This applet is an ocean acidification grapher that allows user to plot changes in atmospheric C02 against ocean pH, from 1988 to 2009, in the central North Pacific.

This visualization provides an informative summary of the quarterly seasonal global weather and climate using the 3-D Science on a Sphere format. These video summaries use animations of recent NOAA data and an engaging commentary to review the climate highlights of the past 4 seasons. Topics include, El Nino/La Nina, temperature trends, extreme weather, and emerging climate research.

This set of interactive data visualizations show the weather and climate events that have had the greatest economic impact on the US from 1980 to 2016.

This series of visualizations show the annual Arctic sea ice minimum from 1979 to 2015. The decrease in Arctic sea ice over time is shown in an animation and a graph plotted simultaneously, but can be parsed so that the change in sea ice area can be shown without the graph.

This audio slideshow examines the changes in the ecosystem that will occur to the Arctic due to increasing temperatures and disappearing sea ice.

This is a multi-faceted activity that offers students a variety of opportunities to learn about permafrost and the role of methane in thawing permafrost.

This video from a 2005 NOVA program features scientists who study the Jakobshavn Isbrae glacier in western Greenland. The glacier is shrinking and moving faster due to increased melting in recent years. The video includes footage of scientists in the field explaining methods and animation of ice sheet dynamics leading to faster glacier movement.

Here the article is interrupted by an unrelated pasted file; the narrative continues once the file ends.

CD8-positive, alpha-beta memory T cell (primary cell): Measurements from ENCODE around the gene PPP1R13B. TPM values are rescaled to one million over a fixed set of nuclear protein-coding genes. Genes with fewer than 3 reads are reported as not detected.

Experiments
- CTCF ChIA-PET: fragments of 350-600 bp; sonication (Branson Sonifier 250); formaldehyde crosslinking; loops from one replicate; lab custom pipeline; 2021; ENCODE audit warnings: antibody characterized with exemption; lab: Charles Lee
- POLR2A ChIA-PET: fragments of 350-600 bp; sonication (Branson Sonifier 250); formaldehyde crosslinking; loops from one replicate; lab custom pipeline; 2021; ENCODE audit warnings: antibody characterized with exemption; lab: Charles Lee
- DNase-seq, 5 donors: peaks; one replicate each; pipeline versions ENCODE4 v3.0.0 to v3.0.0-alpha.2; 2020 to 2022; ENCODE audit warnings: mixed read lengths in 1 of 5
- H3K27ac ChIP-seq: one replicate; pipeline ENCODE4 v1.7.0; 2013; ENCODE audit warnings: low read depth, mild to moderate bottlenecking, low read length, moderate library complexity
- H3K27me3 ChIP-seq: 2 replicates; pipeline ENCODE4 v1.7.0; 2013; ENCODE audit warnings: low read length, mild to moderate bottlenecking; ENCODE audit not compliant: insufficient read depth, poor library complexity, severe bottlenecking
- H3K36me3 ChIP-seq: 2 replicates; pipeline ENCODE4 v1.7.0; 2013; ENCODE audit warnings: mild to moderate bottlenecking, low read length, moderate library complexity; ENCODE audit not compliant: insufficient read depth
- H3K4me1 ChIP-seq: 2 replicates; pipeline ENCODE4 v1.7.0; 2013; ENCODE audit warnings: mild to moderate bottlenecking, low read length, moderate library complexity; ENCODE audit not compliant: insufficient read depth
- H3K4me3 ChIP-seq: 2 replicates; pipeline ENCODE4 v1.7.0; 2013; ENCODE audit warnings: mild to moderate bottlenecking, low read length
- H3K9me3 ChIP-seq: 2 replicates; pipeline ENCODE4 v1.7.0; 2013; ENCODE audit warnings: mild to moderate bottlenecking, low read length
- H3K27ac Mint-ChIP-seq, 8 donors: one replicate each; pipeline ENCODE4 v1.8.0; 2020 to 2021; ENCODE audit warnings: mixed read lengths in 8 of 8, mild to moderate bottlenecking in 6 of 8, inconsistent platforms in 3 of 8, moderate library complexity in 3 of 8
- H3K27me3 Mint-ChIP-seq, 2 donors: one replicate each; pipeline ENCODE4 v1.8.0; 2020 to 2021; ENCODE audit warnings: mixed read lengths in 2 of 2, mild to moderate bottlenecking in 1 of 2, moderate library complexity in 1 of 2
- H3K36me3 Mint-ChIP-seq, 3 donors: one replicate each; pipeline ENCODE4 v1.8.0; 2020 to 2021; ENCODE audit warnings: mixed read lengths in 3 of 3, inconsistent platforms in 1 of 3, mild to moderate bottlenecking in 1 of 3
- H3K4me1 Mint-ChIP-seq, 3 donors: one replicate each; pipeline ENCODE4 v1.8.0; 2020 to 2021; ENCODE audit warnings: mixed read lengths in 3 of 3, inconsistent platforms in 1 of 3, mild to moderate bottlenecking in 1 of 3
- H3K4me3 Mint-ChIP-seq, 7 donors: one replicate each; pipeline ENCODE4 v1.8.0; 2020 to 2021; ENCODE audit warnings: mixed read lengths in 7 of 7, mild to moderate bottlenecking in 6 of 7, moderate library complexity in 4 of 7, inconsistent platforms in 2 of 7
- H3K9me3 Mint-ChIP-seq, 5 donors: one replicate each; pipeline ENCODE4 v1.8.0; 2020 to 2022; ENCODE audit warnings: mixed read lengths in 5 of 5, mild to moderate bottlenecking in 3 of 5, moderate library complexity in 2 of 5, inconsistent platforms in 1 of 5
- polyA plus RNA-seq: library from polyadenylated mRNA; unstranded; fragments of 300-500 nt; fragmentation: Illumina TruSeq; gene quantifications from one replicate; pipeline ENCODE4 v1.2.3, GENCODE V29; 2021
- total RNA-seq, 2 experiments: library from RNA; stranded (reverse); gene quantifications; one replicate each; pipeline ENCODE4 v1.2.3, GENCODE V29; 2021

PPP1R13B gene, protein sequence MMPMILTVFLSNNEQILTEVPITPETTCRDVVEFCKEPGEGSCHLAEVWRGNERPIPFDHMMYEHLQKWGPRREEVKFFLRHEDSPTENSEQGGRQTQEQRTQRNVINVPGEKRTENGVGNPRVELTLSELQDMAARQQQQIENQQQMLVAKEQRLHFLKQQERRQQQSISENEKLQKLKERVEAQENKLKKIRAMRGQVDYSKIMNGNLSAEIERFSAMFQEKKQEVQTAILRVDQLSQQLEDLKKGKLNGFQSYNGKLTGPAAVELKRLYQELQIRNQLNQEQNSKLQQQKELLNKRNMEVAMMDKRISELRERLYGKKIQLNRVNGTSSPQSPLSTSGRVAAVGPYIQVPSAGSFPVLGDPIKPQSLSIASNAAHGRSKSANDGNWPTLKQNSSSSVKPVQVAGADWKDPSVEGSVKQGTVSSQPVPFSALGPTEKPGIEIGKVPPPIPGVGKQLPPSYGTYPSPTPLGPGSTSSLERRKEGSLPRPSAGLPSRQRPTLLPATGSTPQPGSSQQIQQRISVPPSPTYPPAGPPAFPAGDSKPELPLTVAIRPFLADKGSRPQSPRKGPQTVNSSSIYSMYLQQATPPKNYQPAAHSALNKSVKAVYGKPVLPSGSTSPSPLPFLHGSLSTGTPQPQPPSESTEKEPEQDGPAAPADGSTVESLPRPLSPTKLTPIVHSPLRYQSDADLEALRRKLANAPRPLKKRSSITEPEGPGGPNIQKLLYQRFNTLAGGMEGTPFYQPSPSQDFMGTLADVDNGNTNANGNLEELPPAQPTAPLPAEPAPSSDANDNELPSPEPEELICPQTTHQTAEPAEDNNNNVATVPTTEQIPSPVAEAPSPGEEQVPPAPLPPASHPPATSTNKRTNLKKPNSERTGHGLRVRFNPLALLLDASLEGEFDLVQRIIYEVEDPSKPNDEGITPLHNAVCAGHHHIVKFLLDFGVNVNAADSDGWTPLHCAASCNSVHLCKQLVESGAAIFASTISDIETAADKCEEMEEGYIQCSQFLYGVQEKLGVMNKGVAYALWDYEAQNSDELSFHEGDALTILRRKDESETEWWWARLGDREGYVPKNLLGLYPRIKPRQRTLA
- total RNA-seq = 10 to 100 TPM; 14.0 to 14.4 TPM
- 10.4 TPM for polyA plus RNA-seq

This is an interactive website that provides descriptive information and data related to ten key climate indicators. These climate indicators and related resources show global patterns and data that are intuitive and compelling teaching tools.

This video is the second of a three-video series in the Sea Change project, which follows the work of Dr. Maureen Raymo, paleogeologist at Columbia University's Lamont-Doherty Earth Observatory, who travels with fellow researchers to Australia in search of evidence of sea level that was once higher than it is today.

This animation shows the Arctic sea ice September (minimum) extents from 1979-2016. Accessible from